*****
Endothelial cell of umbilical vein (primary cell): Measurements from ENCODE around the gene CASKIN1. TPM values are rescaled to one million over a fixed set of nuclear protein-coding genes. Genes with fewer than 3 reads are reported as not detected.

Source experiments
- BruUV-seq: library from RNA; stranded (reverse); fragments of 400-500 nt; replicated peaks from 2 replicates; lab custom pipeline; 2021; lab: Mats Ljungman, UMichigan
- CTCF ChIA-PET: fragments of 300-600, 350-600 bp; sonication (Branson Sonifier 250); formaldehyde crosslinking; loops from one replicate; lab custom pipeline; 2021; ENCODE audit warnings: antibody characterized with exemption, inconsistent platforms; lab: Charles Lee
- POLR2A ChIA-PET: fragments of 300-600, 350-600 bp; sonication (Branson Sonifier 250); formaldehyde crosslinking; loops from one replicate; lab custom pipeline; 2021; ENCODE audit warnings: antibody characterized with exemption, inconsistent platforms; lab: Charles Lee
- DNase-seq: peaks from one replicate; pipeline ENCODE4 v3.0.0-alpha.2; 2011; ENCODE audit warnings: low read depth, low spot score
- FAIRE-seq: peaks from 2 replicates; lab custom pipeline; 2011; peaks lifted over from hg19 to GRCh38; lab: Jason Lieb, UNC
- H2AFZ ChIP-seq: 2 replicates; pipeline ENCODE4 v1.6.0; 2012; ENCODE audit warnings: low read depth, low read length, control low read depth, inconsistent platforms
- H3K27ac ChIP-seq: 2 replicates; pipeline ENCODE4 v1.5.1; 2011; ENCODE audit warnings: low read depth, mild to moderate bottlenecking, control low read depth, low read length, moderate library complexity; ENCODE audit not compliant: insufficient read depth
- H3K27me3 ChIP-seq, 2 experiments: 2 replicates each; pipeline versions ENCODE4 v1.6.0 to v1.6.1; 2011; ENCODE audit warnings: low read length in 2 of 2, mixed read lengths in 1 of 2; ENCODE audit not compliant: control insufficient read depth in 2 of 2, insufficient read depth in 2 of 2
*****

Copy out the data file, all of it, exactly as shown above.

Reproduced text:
Endothelial cell of umbilical vein (primary cell): Measurements from ENCODE around the gene CASKIN1. TPM values are rescaled to one million over a fixed set of nuclear protein-coding genes. Genes with fewer than 3 reads are reported as not detected.

Source experiments
- BruUV-seq: library from RNA; stranded (reverse); fragments of 400-500 nt; replicated peaks from 2 replicates; lab custom pipeline; 2021; lab: Mats Ljungman, UMichigan
- CTCF ChIA-PET: fragments of 300-600, 350-600 bp; sonication (Branson Sonifier 250); formaldehyde crosslinking; loops from one replicate; lab custom pipeline; 2021; ENCODE audit warnings: antibody characterized with exemption, inconsistent platforms; lab: Charles Lee
- POLR2A ChIA-PET: fragments of 300-600, 350-600 bp; sonication (Branson Sonifier 250); formaldehyde crosslinking; loops from one replicate; lab custom pipeline; 2021; ENCODE audit warnings: antibody characterized with exemption, inconsistent platforms; lab: Charles Lee
- DNase-seq: peaks from one replicate; pipeline ENCODE4 v3.0.0-alpha.2; 2011; ENCODE audit warnings: low read depth, low spot score
- FAIRE-seq: peaks from 2 replicates; lab custom pipeline; 2011; peaks lifted over from hg19 to GRCh38; lab: Jason Lieb, UNC
- H2AFZ ChIP-seq: 2 replicates; pipeline ENCODE4 v1.6.0; 2012; ENCODE audit warnings: low read depth, low read length, control low read depth, inconsistent platforms
- H3K27ac ChIP-seq: 2 replicates; pipeline ENCODE4 v1.5.1; 2011; ENCODE audit warnings: low read depth, mild to moderate bottlenecking, control low read depth, low read length, moderate library complexity; ENCODE audit not compliant: insufficient read depth
- H3K27me3 ChIP-seq, 2 experiments: 2 replicates each; pipeline versions ENCODE4 v1.6.0 to v1.6.1; 2011; ENCODE audit warnings: low read length in 2 of 2, mixed read lengths in 1 of 2; ENCODE audit not compliant: control insufficient read depth in 2 of 2, insufficient read depth in 2 of 2